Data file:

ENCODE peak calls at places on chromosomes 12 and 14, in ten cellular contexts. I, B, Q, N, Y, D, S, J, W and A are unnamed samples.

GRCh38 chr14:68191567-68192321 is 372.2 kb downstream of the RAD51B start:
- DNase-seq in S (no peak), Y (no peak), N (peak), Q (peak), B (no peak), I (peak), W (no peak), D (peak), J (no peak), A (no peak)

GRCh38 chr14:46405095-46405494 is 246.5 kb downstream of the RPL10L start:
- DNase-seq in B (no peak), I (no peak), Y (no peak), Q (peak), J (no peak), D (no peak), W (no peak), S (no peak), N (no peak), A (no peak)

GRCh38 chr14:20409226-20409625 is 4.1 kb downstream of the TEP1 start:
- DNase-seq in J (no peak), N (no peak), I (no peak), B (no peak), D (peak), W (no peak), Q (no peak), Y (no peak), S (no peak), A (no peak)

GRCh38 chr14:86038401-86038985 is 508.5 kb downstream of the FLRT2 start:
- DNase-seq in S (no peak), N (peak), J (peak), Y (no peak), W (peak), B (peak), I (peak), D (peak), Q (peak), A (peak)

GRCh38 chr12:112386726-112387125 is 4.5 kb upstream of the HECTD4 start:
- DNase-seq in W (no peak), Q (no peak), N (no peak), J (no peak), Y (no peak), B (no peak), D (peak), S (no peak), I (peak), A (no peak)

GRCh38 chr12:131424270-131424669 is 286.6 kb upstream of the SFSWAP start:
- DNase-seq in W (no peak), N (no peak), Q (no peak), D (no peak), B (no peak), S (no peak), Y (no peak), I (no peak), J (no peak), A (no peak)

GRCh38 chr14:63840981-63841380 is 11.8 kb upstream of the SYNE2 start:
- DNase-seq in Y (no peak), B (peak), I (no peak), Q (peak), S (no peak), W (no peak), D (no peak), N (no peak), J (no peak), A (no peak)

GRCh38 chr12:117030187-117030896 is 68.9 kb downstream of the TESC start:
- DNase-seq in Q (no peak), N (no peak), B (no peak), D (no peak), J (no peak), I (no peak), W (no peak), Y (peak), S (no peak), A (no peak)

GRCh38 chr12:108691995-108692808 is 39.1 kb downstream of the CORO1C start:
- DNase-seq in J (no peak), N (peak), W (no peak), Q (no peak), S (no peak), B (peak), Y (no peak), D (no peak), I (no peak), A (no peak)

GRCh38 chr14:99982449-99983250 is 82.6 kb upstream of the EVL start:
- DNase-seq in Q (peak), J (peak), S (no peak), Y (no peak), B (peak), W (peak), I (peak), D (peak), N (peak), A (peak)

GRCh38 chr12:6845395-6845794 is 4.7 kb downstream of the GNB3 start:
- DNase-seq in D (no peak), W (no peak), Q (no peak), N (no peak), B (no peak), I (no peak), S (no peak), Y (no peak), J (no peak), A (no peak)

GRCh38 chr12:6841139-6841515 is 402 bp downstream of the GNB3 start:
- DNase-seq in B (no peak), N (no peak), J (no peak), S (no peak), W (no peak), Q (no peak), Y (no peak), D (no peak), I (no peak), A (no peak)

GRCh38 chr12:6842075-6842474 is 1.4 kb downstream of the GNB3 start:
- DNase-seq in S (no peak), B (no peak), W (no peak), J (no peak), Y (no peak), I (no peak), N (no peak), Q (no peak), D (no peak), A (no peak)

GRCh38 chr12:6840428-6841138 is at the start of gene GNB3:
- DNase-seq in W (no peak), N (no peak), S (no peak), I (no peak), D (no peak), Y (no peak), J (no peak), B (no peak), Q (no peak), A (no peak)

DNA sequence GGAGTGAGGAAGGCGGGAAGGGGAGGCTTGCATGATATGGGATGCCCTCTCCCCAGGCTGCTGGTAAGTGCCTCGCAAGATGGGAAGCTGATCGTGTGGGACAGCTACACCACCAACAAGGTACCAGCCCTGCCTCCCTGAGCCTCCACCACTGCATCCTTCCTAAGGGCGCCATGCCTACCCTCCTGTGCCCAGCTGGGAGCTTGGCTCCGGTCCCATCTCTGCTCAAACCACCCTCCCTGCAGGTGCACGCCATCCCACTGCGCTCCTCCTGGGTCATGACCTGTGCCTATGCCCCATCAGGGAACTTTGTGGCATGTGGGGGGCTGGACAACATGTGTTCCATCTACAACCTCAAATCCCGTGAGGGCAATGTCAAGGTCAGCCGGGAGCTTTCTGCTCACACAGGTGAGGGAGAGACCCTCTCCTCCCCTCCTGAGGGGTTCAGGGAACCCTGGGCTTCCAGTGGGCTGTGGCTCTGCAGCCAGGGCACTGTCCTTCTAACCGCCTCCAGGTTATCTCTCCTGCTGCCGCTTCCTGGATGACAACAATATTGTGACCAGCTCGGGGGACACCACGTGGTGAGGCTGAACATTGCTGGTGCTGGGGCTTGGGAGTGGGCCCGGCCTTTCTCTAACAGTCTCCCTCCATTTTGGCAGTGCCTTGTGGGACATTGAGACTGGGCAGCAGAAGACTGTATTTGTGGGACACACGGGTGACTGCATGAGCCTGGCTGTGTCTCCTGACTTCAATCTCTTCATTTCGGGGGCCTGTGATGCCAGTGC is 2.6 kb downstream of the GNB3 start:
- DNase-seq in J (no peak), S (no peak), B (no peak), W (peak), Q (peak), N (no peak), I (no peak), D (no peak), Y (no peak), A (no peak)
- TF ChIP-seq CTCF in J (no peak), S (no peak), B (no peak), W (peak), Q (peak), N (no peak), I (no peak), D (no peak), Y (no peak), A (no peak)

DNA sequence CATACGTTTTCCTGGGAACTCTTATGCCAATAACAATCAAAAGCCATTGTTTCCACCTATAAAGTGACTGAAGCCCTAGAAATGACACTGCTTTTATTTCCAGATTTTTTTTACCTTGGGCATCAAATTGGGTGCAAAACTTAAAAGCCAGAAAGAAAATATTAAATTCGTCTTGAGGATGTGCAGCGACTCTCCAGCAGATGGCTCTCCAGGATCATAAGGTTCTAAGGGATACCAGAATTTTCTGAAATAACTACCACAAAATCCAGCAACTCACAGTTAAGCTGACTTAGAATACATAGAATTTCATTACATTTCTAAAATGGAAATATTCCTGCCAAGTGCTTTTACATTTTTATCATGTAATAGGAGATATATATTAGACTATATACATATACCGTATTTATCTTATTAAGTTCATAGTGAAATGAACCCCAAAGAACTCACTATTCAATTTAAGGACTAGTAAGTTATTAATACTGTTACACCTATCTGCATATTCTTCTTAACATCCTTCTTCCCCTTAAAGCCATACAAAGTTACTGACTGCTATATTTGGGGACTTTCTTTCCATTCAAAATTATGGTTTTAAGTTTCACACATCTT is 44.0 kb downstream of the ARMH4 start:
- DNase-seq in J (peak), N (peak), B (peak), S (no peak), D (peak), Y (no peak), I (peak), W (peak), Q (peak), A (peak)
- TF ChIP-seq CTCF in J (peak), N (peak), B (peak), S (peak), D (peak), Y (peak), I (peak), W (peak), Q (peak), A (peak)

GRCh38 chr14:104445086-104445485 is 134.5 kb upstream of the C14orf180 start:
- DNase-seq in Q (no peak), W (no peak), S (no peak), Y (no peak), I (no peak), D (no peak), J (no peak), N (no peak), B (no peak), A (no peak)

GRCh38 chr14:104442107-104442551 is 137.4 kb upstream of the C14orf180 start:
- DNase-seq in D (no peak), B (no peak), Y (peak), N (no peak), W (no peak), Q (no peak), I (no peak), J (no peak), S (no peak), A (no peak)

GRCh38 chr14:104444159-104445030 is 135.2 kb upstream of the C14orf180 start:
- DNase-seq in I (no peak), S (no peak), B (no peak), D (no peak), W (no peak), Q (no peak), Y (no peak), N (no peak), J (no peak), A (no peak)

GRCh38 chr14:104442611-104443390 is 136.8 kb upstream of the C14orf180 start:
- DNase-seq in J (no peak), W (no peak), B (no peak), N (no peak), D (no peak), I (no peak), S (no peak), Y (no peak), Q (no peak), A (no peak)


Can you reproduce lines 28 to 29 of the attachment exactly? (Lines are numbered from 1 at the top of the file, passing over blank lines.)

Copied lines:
GRCh38 chr12:6840428-6841138 is at the start of gene GNB3:
- DNase-seq in W (no peak), N (no peak), S (no peak), I (no peak), D (no peak), Y (no peak), J (no peak), B (no peak), Q (no peak), A (no peak)